As ranchers prepare for calving season, which will continue from March through June, Colorado Parks and Wildlife urges nonlethal options for dealing with problem wolves. The agency has also pledged to hire range riders to patrol ranches. However, with 1,800 square miles and 70 ranches in Grand County, questions have surfaced about whether those range riders would be in the same part of the county as the wolves and if the agency is notifying ranchers when wolves are nearby. The agency’s black eye isn’t only about wolves. Lawmakers have sharply criticized the agency over its failure to communicate plans with ranchers and continued delay in coming up with a definition of “chronic depredation.”  On April 3, the agency advocated for a bill to add rare plants and invertebrates to species that may be studied and conserved during a hearing before the Senate Agriculture and Natural Resources Committee. The bill is part of the “Nongame, Endangered, or Threatened Species Conservation Act.” House Bill 1117 won a 4-3 party-line vote from the committee, which sent it on to the appropriations committee, along with a nearly $1 million state cost.

The success of such a program will rely heavily on the agency’s relationships with private landowners, including ranchers. The state’s private land program notes how private landowners “partner with Colorado Parks and Wildlife on a myriad of research efforts through providing access, information sharing, and even financial contributions for research including studying population dynamics in species from mountain lions to elk.” Such a partnership could eventually include invertebrates. But given the soured relationship that occurred through the wolf restoration, programs reliant on private landowner partnerships could now be in jeopardy.  The letter from the Yuma County Cattlemen’s Association said across the state, landowners, including ranchers, “have opened our gates to CPW and members of the public who respectfully enjoy the use of our lands, be it for hunting, bird watching, recreation, and even star gazing.” That’s changing, the letter said, adding, “Private gates are being locked to CPW, making cooperation and management of wildlife incredibly difficult.”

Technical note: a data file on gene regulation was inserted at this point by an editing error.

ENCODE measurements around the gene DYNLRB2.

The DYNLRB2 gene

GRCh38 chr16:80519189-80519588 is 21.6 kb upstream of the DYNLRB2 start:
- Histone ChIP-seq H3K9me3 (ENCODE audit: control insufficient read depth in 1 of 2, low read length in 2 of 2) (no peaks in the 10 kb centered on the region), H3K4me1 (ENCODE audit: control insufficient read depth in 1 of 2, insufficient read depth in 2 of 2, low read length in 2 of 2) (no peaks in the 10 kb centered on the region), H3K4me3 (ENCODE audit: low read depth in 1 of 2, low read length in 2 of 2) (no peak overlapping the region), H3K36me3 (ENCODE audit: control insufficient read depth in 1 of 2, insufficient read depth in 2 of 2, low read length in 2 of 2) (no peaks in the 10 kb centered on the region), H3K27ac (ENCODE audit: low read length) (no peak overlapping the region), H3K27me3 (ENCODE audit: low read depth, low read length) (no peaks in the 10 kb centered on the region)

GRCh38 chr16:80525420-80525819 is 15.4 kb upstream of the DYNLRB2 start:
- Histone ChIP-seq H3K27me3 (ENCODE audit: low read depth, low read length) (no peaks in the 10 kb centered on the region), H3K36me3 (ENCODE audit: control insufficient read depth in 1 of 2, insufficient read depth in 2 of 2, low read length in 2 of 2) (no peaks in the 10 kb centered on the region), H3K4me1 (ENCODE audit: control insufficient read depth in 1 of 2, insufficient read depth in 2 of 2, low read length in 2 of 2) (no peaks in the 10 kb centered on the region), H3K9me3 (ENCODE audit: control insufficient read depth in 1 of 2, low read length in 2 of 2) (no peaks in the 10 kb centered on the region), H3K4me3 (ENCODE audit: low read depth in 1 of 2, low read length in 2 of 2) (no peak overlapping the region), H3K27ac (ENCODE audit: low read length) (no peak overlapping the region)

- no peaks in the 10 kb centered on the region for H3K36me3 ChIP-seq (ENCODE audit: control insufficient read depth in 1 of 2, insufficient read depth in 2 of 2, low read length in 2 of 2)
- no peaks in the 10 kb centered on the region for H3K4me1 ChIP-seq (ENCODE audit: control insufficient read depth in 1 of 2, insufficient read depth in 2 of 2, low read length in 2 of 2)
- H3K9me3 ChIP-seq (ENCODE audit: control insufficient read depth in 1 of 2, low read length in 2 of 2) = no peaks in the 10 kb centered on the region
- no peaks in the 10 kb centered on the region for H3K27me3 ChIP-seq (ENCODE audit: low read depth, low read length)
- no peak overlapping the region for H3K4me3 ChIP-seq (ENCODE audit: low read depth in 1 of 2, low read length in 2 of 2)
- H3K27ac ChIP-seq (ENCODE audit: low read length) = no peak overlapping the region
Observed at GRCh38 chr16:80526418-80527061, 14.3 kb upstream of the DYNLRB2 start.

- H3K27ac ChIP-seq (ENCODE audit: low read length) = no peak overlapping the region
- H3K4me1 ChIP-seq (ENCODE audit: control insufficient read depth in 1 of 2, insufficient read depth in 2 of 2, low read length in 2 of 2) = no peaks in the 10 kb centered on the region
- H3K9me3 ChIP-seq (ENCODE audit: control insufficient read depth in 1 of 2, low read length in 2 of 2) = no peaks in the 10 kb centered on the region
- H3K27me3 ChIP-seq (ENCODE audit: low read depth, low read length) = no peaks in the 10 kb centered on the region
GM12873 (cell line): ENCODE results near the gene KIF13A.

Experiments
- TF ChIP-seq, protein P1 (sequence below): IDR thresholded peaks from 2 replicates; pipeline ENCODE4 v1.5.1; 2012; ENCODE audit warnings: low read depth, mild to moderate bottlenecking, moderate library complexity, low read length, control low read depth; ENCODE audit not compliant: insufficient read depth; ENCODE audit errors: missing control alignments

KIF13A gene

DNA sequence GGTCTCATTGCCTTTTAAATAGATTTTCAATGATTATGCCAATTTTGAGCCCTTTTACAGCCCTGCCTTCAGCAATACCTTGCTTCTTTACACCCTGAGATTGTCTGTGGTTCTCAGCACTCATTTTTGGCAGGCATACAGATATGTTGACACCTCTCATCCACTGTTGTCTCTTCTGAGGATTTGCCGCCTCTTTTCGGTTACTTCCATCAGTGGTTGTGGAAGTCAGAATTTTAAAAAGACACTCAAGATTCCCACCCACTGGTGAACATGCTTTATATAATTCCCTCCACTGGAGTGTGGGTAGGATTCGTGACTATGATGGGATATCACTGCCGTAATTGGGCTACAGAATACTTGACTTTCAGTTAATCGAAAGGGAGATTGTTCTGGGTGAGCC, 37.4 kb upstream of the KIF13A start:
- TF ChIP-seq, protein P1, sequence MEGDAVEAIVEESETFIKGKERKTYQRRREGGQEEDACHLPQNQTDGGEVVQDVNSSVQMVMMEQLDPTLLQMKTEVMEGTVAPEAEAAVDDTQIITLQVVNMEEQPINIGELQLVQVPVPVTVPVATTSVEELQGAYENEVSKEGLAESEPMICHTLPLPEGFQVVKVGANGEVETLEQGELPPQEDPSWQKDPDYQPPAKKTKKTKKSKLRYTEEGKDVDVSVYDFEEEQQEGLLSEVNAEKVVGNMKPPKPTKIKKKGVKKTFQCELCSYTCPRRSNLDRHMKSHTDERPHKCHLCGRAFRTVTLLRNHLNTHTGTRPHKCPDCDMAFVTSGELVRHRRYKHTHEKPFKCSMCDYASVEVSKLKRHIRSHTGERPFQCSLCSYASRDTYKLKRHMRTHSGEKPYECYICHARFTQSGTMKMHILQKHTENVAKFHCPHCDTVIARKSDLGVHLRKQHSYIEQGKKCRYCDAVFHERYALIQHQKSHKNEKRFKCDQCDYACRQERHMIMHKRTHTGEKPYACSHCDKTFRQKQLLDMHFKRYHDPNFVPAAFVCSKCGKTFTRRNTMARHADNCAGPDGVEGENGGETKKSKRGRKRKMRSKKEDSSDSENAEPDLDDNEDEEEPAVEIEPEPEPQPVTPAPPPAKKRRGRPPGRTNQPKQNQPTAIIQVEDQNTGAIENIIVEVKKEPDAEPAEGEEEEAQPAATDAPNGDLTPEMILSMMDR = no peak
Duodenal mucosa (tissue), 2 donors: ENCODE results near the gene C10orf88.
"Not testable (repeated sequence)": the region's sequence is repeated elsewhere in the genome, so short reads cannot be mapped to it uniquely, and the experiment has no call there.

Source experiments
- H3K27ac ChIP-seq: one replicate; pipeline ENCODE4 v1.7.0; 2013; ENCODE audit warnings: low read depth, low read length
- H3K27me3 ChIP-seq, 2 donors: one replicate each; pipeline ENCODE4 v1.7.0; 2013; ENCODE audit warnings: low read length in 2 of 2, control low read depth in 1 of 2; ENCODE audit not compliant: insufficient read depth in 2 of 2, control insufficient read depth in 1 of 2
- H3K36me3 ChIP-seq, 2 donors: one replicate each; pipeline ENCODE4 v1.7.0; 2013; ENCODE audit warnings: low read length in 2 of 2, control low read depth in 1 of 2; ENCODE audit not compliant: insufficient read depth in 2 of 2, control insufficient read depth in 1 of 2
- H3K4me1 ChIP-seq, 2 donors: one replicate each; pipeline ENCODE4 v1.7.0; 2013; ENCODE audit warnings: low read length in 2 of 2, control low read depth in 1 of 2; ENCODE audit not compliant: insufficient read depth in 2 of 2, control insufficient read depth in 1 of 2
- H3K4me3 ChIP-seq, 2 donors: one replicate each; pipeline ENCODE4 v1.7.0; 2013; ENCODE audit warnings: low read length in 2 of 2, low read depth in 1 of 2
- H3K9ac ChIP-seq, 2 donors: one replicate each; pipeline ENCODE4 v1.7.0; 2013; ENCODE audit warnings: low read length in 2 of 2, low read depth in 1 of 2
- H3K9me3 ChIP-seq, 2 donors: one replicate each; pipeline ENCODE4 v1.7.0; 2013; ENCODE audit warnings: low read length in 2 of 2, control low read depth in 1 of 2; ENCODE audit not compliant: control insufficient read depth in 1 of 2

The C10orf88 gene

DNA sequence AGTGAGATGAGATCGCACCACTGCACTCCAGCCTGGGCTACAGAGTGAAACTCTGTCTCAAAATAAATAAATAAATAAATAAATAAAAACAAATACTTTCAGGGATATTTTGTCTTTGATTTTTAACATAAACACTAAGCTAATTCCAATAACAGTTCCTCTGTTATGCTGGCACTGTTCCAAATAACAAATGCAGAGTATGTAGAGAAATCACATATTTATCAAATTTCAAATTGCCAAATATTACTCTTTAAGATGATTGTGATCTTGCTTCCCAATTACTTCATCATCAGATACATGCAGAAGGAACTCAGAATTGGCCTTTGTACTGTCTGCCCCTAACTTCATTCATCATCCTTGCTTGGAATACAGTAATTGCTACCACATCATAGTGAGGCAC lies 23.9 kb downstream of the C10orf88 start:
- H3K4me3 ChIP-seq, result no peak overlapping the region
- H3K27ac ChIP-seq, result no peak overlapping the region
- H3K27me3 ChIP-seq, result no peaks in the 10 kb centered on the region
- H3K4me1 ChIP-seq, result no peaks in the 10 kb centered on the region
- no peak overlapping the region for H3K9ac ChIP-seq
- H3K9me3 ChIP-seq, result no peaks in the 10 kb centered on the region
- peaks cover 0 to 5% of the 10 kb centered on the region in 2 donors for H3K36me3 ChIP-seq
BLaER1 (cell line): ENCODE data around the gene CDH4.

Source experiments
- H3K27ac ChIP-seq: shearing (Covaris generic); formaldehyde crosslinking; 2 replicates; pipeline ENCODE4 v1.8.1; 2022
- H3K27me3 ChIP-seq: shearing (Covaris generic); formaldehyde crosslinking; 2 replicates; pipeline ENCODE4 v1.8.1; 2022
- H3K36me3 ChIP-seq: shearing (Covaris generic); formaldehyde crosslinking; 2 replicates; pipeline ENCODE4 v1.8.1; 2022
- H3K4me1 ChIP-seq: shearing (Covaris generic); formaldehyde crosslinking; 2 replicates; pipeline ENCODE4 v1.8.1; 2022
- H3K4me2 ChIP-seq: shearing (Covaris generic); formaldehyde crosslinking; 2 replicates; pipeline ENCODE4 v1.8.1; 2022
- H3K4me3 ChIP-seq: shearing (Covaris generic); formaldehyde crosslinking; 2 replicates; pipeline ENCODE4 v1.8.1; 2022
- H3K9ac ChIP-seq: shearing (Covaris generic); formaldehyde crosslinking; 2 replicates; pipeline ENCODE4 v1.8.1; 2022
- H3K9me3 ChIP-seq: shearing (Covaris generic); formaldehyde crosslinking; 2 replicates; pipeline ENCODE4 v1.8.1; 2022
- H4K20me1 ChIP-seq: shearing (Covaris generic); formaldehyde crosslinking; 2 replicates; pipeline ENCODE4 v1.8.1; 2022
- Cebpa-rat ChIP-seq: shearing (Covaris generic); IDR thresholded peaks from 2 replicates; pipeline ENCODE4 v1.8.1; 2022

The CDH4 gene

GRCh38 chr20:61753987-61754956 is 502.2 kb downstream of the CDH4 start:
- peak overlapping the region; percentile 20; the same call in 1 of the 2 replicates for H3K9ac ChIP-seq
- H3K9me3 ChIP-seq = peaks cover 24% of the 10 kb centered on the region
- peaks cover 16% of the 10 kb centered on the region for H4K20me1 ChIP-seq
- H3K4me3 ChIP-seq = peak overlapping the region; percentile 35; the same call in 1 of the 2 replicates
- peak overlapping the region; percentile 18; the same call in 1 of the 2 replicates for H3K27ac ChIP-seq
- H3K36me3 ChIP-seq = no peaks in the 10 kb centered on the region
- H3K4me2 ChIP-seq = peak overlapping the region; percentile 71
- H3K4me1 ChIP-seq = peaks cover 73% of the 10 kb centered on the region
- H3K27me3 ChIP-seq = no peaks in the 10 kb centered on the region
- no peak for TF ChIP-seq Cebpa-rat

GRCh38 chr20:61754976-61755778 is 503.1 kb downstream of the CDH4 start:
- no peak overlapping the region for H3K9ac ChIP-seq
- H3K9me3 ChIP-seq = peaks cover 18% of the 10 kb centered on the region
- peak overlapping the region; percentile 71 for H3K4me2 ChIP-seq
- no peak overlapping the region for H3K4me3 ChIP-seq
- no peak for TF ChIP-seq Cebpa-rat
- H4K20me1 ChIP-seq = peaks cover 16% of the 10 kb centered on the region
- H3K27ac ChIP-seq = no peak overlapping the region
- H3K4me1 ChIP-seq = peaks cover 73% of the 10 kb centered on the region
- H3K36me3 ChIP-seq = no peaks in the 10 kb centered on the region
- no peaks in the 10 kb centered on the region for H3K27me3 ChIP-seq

The cattlemen’s group had demanded in February that the agency come up with a definition of chronic depredation within a week and stop denying help to ranchers, such as Gittleson, who have pleaded for the state to take action on wolves killing livestock.  Failure to define chronic depredation “will not only be another in a string of violations of trust but a significant disappointment,” the group said.

“We have all enjoyed working relationships with CPW in the past and would like to continue that relationship. Still, the failure to provide a proposed definition of chronic depredation would prompt our membership to support our fellow livestock producers most affected by these failures and lock our gates to CPW and the public, as well,” the group added.  The private land program boasts two million acres of private land that have been open to the public for hunting, fishing, and other activities.

Karney said Eastern Plains ranchers have been on the verge of potentially shutting the gates to wildlife officers, but that the development with the wolves and appointments to the wildlife commission that included animal rights activists have become the last straw. “It’s not just about wolves,” Karney told Colorado Politics. “It’s affecting everything that happened throughout the agency.”

A spokesman for CPW told Colorado Politics Monday that wildlife staffers are working on the definition of “chronic depredation.” It will go through the state’s regulatory process and will most likely be heard by the commission in June or July, the agency said.

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Article courtesy of ColoradoPolitics